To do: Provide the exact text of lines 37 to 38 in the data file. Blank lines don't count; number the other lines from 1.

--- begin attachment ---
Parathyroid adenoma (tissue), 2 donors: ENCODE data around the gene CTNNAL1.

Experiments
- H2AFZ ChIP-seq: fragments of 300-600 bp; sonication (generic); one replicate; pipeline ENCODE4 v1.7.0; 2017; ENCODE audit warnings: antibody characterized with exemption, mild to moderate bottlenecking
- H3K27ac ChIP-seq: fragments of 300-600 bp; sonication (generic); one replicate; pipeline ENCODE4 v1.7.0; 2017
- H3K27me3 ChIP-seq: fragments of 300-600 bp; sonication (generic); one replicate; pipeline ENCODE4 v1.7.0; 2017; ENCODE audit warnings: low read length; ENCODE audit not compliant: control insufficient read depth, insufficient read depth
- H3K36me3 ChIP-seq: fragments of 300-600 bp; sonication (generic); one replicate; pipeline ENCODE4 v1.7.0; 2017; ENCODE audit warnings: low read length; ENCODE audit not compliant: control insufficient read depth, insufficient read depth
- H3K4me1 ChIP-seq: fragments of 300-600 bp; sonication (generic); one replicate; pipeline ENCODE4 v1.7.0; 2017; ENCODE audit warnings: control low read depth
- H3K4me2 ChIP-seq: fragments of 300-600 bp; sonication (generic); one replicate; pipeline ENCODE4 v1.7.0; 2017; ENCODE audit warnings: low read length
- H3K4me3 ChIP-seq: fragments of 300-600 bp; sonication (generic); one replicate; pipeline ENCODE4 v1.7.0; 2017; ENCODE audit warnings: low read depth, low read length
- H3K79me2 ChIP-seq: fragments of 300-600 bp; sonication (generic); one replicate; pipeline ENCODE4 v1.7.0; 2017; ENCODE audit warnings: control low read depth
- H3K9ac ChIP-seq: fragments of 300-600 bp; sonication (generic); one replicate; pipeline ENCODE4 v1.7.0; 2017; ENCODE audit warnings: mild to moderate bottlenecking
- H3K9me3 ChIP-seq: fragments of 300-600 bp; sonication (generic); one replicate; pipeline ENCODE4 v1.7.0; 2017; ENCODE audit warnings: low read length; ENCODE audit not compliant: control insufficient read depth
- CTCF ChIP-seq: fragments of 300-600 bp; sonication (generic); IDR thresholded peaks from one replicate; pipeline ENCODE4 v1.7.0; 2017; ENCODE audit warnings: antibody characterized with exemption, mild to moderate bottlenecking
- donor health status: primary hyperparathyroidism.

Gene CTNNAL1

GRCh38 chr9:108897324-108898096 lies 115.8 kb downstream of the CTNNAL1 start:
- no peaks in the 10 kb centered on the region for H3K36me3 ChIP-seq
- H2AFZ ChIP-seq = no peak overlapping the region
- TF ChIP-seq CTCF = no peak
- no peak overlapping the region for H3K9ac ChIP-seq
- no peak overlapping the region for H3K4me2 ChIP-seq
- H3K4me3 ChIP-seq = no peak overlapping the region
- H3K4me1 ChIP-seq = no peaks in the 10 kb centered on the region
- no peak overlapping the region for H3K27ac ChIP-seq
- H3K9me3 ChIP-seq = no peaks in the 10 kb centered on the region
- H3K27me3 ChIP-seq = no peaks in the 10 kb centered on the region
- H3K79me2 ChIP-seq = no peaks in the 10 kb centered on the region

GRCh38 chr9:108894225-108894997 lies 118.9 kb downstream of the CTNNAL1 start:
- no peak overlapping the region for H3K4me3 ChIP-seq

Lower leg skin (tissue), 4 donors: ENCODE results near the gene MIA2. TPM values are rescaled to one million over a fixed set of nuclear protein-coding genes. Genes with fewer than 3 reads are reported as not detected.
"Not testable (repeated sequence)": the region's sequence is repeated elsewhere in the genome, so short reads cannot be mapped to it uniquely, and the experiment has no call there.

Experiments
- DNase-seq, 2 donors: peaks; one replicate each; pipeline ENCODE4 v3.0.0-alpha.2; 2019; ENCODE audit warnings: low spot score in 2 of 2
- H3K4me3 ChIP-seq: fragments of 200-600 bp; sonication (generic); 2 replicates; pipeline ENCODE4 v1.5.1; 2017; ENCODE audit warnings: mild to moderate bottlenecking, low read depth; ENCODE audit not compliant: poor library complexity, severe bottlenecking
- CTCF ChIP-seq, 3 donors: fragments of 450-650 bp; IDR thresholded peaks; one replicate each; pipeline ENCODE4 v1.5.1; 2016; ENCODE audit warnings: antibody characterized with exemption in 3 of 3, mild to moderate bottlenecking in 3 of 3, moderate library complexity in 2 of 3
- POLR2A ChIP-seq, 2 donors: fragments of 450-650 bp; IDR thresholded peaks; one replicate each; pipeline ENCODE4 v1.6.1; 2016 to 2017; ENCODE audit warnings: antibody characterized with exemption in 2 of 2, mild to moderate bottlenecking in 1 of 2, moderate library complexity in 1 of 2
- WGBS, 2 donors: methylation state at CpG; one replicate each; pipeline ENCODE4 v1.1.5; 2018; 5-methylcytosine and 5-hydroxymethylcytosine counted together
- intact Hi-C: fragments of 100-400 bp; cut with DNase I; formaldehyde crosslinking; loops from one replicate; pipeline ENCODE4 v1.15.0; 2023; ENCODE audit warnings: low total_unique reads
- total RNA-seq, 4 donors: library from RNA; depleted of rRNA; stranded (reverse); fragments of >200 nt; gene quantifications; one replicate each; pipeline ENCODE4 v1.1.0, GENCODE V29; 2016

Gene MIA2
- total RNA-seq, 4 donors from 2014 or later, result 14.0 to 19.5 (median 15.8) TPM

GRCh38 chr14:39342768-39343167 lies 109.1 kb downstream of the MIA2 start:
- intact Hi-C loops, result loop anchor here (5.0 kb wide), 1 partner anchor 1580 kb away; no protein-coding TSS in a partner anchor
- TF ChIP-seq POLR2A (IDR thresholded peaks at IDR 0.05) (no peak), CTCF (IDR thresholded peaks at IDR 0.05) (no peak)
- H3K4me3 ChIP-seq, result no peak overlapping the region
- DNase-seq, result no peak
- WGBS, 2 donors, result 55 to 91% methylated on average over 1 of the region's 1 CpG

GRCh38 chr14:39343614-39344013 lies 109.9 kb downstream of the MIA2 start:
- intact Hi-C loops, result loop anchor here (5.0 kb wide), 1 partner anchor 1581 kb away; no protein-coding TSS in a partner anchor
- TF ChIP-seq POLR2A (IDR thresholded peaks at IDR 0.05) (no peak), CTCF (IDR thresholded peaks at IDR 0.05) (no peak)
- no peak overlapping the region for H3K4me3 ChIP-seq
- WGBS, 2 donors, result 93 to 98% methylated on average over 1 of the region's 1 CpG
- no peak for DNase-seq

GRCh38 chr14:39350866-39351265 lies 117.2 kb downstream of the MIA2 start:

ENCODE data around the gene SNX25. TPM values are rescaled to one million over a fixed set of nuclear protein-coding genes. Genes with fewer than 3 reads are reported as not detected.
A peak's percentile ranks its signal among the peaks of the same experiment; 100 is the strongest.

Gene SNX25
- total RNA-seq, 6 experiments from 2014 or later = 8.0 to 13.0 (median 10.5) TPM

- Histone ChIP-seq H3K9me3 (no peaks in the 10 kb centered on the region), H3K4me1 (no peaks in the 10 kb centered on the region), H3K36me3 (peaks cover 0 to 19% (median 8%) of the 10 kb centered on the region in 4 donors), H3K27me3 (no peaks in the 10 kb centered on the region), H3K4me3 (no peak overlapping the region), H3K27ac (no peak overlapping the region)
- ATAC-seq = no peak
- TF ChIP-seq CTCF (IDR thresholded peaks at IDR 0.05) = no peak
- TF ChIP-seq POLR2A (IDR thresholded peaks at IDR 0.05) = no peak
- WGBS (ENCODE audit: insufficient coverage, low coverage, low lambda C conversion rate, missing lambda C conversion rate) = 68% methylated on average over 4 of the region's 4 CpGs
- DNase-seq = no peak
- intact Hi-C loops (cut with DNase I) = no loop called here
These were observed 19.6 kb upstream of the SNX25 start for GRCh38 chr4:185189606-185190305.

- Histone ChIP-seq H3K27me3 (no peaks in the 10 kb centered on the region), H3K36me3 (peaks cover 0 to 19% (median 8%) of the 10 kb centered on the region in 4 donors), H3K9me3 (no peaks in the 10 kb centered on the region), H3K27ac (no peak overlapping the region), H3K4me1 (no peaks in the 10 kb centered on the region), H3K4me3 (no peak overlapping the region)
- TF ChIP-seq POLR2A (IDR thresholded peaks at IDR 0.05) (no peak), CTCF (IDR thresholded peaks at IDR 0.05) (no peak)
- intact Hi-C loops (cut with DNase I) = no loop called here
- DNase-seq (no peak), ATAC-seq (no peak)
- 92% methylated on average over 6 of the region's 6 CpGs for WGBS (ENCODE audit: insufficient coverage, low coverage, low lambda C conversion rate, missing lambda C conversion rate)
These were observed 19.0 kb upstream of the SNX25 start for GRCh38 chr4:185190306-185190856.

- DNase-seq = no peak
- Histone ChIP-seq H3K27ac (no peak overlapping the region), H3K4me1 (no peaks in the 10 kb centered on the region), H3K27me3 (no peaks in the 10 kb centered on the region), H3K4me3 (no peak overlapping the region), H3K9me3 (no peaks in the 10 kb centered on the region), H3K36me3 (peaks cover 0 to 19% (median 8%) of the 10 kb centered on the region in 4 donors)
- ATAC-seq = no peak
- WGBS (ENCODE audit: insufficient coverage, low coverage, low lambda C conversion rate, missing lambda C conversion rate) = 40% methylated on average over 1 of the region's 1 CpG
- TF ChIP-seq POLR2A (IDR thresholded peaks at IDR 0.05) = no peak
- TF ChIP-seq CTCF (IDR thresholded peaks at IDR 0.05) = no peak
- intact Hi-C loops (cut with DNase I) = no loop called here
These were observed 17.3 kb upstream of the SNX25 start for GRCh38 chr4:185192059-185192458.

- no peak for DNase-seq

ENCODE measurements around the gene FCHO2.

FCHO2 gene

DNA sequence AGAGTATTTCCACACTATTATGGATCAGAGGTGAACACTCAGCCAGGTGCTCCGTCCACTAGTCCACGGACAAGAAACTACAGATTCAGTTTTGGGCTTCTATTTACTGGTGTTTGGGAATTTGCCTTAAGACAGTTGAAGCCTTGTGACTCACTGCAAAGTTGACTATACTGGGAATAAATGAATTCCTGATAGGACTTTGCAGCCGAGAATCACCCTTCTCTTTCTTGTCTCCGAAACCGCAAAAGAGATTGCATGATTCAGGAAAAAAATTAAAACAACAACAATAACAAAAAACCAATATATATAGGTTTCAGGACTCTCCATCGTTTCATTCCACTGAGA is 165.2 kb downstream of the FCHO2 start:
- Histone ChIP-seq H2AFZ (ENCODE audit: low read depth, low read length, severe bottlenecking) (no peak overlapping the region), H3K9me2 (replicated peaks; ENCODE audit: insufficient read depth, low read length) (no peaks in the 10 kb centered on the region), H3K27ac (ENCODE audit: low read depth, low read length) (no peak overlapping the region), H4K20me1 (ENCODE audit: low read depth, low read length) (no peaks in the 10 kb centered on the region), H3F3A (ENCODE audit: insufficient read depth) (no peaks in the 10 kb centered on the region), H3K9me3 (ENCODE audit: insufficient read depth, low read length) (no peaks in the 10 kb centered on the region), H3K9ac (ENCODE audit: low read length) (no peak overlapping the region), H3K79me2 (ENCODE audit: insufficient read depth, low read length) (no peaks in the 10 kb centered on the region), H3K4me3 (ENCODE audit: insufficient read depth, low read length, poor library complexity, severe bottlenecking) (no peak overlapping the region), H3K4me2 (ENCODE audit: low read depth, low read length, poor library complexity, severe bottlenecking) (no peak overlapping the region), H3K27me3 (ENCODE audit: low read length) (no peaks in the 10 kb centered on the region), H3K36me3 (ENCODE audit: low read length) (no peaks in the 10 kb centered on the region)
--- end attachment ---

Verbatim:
- WGBS, 2 donors: methylation state at CpG; one replicate each; pipeline ENCODE4 v1.1.5; 2018; 5-methylcytosine and 5-hydroxymethylcytosine counted together
- intact Hi-C: fragments of 100-400 bp; cut with DNase I; formaldehyde crosslinking; loops from one replicate; pipeline ENCODE4 v1.15.0; 2023; ENCODE audit warnings: low total_unique reads